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Whilst the unfortunate Hercules was more enlightened than consoled; whilst his genius, so long stifled, unfolded itself with so much rapidity and strength; whilst nature, which was attaining a degree of perfection in him, avenged herself of the outrages of fortune; what became of the Prior, his good sister, and the beautiful recluse, Miss St. Yves? The first month they were uneasy, and the third they were immersed in sorrow. False conjectures, ill-grounded reports, alarmed them. At the end of six months, it was concluded he was dead. At length, Mr. and Miss Kerkabon learned, by a letter of ancient date, which one of the king's guards had written to Britany, that a young man resembling the Huron arrived one night at Versailles, but that since that time no one had heard him spoken of.
"Alas," said Miss Kerkabon, "our nephew has done some ridiculous thing, which has brought on some terrible consequences. He is young, a Low Breton, and cannot know how to behave at court. My dear brother, I never saw Versailles nor Paris; here is a fine opportunity, and we shall perhaps find our poor nephew. He is our brother's son, and it is our duty to assist him. Who knows? we may perhaps at length prevail upon him to become a sub-deacon when the fire of youth is somewhat abated. He was much inclined to the sciences. Do you recollect how he reasoned upon the Old and New Testaments? We are answerable for his soul. He was baptized at our instigation. His dear mistress Miss St. Yves does nothing but weep incessantly. Indeed, we must go to Paris. If he is concealed in any of those infamous houses of pleasure, which I have often heard of, we will get him out."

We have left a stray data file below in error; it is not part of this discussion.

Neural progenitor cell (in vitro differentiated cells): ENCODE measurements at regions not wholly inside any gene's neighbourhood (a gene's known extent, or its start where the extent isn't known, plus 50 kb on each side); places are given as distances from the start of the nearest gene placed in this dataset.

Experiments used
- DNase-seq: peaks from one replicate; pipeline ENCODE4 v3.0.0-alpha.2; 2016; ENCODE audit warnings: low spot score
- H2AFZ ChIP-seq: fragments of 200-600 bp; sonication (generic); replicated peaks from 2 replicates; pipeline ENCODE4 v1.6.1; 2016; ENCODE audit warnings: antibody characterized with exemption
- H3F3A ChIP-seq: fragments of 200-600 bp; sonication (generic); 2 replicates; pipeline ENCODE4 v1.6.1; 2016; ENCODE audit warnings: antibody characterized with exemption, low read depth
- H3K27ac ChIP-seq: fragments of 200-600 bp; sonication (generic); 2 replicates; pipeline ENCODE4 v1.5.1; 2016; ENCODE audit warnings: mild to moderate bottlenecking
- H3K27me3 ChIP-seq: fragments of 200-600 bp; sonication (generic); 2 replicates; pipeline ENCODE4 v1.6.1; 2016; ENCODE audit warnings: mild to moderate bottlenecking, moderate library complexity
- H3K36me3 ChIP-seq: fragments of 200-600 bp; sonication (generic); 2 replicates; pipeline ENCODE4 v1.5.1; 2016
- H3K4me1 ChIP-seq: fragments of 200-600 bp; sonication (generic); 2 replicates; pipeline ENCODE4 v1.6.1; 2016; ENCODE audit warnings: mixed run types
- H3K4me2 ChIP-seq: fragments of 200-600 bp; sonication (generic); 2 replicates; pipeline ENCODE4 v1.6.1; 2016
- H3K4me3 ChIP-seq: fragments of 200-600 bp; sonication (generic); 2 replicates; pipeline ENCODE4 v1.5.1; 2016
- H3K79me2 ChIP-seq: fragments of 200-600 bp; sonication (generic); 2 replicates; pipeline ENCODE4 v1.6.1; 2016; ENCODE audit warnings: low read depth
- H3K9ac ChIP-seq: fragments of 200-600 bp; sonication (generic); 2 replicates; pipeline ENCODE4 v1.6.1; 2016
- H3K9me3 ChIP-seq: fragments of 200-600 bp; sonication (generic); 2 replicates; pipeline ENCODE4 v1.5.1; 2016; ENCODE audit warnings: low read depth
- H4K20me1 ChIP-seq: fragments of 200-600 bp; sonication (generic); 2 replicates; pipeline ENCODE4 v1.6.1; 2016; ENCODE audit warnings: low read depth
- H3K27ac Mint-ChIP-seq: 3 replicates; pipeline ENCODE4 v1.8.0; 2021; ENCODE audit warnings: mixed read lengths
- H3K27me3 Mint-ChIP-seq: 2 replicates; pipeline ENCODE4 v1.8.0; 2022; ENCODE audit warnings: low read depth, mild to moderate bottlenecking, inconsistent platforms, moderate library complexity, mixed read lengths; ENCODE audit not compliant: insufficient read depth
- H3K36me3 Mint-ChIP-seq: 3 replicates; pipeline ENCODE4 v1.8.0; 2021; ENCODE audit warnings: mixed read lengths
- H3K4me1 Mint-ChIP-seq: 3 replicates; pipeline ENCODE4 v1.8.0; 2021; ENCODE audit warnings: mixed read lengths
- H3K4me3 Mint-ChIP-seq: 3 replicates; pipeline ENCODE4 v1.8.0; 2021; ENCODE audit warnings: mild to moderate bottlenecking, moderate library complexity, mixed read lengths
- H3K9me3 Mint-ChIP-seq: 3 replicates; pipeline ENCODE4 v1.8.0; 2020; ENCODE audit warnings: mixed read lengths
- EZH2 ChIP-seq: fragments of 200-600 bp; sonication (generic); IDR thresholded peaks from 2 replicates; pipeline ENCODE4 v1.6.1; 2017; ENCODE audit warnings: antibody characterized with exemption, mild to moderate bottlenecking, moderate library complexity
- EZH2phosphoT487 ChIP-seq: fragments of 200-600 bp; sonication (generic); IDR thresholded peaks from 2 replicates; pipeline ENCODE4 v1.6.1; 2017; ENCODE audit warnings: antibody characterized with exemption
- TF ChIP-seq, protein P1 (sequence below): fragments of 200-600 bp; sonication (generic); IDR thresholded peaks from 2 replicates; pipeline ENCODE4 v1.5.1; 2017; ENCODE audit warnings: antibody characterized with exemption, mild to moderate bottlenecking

The Prior was affected at his sister's discourse. He went in search of the Bishop of St. Malo's, who had baptized the Huron, and requested his protection and advice. The Prelate approved of the journey. He gave the Prior letters of recommendation to Father la Chaise, the king's confessor, who was invested with the first dignity in the kingdom; to Harlai, the Archbishop of Paris, and to Bossuet, Bishop of Meaux.
At length, the brother and sister set out; but when they came to Paris, they found themselves bewildered in a great labyrinth without clue or end. Their fortune was but middling, and they had occasion every day for carriages to pursue their discovery, which they could not accomplish.
The Prior waited upon the Reverend Father la Chaise; he was with Mademoiselle du Tron, and could not give audience to Priors. He went to the Archbishop's door: the Prelate was shut up with the beautiful Mademoiselle de Lesdiguières about church matters. He flew to the country house of the Bishop of Meaux: he was engaged in a close examination with Mademoiselle de Mauleon, of the mystery relating to Mademoiselle Guyon. At length, however, he gained access to these two prelates; they both declared they could not interfere with regard to his nephew, as he was not a sub-deacon.
He at length saw the Jesuit, who received him with open arms, protesting he had always entertained the greatest private esteem for him, though he had never known him. He swore that his society had always been attached to the inhabitants of Lower Britany.